More about The Artist and His Model
Jean-Léon Gérôme liked to paint nude and semi-nude women in many different scenes and locations.
He painted these women in public baths, mythological scenes, climbing out of wells, even in A Roman Slave Market. Gerome also painted women working as models, specifically, modeling for him. That’s the case with The Artist and His Model, which Gerome painted in 1894, and is one of several paintings that featured him, his work, and his model posing.
In this work, the model is Emma Dupont, who was supposedly Gerome’s favorite model to work with. Like the starry-eyed hopeful actors of today who travel from all over the country to California and New York, hoping for a shot at stardom, 17 year old Emma came to Paris with a boyfriend, who apparently abandoned her. It’s not clear what Emma’s original plans were or where she was from originally, but she found herself alone and broke in a strange city. So, Emma became a model more out of survival than by choice.
Luckily for Emma, her new career was waiting for her at a café she had previously frequented with the ex-boyfriend; the owner of the café introduced her to Albert Stevens, who also liked to paint the ladies. However, when Emma refused to pose nude for him, he referred her to his colleague, Fernand Cormon, who managed to sweet-talk her into removing her clothes (probably by offering him more money). Corman told her that she would make a better figure model than a face model (not sure if that’s a compliment or not), so naturally the clothing needed to go. Once she got used to it, she realized the nude modeling agreed with her, and she found a bit of success working not only for Cormon, but Auguste Feyen-Perrin, Tony Faivre, and then on to Gerome.
Modeling for an artist is not an easy job; it may appear to be, but try holding that pose for hours on end! Emma excelled at this, and spent a lot of her time modeling for Gerome, and when she wasn’t busy with him, she worked for the other artists. Gerome liked her so much that he paid for her to travel with him and his family when they left the city for the summer. Even with that little bit of info, it’s not known if there was anything more than a business relationship between the two of them.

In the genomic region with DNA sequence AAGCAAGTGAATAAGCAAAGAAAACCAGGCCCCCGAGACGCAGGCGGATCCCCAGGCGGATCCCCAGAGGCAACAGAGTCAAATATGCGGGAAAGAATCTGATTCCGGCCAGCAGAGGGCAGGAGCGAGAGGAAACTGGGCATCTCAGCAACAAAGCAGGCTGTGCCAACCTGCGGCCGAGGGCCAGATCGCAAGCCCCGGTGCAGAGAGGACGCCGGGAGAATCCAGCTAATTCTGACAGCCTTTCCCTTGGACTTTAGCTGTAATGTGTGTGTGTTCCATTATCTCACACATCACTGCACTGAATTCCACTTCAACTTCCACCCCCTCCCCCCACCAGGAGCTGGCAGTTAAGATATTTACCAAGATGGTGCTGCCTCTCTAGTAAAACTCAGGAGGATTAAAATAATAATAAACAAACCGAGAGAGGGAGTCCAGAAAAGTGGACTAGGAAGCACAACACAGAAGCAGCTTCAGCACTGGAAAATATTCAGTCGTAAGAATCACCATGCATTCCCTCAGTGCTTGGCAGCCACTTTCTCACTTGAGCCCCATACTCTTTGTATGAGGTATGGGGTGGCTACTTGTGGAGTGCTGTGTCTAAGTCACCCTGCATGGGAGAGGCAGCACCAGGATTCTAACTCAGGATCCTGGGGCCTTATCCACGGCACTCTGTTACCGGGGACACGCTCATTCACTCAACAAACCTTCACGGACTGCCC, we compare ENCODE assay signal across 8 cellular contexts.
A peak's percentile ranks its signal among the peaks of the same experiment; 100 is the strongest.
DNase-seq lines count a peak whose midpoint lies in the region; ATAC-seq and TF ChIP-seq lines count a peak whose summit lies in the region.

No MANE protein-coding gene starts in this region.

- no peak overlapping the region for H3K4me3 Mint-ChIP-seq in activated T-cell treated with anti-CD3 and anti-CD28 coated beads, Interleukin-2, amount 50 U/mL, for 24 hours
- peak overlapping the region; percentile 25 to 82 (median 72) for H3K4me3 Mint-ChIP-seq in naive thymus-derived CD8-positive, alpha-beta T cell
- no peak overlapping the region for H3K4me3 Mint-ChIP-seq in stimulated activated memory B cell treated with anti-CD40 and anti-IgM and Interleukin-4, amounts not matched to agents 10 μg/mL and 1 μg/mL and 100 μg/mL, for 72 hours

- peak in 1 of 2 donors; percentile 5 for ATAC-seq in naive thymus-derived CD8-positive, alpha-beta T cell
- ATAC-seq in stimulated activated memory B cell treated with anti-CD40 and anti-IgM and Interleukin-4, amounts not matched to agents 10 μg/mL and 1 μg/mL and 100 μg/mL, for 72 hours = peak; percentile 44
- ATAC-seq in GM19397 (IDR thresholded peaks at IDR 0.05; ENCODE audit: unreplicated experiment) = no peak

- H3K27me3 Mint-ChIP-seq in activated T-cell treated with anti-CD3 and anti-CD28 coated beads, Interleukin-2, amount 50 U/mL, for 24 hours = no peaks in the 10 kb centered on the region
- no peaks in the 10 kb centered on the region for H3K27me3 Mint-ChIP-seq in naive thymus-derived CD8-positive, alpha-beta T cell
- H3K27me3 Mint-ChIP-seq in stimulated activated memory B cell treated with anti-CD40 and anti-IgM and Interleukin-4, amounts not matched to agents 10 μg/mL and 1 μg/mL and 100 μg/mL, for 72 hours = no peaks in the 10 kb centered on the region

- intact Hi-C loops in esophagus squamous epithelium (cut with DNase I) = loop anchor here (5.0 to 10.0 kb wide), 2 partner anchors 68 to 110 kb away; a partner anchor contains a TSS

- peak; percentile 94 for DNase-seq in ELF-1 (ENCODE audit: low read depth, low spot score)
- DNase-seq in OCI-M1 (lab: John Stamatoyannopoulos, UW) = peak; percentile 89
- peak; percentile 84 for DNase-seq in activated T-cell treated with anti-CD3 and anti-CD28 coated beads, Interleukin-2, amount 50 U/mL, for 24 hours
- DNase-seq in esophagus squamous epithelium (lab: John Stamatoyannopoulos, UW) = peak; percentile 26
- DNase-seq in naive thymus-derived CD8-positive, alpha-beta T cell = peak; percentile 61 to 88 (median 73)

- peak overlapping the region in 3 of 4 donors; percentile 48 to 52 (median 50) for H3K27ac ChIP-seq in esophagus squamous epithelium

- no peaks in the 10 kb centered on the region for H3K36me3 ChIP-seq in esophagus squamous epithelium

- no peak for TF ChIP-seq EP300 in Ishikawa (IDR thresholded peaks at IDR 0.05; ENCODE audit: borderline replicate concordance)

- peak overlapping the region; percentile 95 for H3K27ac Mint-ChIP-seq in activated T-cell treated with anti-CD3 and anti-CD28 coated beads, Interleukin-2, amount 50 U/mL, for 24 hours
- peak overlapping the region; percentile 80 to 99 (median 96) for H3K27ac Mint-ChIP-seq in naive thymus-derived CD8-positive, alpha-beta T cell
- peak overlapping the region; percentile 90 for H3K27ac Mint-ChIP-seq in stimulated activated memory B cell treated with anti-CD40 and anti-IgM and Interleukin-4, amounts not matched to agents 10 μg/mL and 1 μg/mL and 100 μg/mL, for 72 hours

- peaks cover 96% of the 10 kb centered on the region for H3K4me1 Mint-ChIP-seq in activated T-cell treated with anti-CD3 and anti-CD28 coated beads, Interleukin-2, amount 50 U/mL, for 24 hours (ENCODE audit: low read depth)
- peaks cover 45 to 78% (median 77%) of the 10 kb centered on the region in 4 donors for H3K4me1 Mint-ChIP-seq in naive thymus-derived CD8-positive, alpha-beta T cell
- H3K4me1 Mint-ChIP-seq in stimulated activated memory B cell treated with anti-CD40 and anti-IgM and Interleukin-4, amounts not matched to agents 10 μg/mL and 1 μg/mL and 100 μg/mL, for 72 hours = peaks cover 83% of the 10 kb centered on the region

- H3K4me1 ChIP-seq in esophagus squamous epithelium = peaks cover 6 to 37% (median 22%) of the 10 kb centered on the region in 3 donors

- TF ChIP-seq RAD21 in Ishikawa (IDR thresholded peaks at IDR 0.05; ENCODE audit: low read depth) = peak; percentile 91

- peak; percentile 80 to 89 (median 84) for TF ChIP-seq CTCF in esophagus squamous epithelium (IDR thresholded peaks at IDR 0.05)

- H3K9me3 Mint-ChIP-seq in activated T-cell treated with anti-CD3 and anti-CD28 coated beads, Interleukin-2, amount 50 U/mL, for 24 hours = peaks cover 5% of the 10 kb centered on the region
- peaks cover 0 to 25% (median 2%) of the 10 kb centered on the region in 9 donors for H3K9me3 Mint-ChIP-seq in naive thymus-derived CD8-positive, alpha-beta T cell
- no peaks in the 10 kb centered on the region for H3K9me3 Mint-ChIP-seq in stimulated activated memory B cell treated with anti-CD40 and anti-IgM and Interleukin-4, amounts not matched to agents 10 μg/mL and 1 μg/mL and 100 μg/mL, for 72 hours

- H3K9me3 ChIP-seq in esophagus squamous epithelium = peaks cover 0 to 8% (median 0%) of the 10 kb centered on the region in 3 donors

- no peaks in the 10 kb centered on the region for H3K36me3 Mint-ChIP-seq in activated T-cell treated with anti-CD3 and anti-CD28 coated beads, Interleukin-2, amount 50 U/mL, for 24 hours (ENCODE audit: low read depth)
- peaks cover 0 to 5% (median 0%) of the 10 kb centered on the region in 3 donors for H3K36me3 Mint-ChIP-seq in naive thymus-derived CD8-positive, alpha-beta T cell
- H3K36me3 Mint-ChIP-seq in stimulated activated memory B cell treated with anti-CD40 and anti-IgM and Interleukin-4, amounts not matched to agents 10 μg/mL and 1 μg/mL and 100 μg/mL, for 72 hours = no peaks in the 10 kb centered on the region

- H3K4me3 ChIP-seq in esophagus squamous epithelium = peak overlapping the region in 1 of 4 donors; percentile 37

Gerome was not only an accomplished painter, he was a sculptor as well. The Artist and His Model celebrates the completion of his piece Tanagra, which is an homage to the ancient Greek figurines of that name. The painting includes some of his other works as well, such as the Bust of Selene, Pygmalion and Galatea, and Hoop Dancer (now damaged) which ended up being held in the outstretched hand of the finished Tanagra. Other works that Emma posed for include: Nude, The End of the Sitting, and the almost twin to The Artist and His Model, Working in Marble. In these paintings, Gerome was able to show off both his painting and sculptural skills in one place, with the added bonus of getting to work with his favorite model, who just also happens to be naked.
- Brennan, Isabel (n.d.). Jean-Léon Gérôme and the female nude: A Sick Obsession. Tesserae. https://www.tesseraepress.com/brennan-12-13-2020.
- Hoakley. (2018, January 20). It takes Two: The model and the artist. The Eclectic Light Company. https://eclecticlight.co/2018/01/20/it-takes-two-the-model-and-the-arti…
- Sanders, P. B. (1991). The Haggin Collection. Haggin Museum.
- Thread by @Whores of Yore: This is "Truth coming from the well, armed with her whip to chastise mankind" (1896) by French artist Jean-Léon Gérôme. https://threadreaderapp.com/thread/1274085585074954242.html.
- Waller, S. (1970, January 1). Jean-Léon Gérôme's nude (Emma Dupont): The pose as praxis. Nineteenth-Century Art Worldwide. http://www.19thc-artworldwide.org/spring14/new-discoveries-jean-leon-ge….
- Waller, S. (1970, January 1). Fin de partie: A group of self-portraits by Jean-Léon Gérôme. Nineteenth-Century Art Worldwide. https://www.19thc-artworldwide.org/spring10/group-of-self-portraits-by-….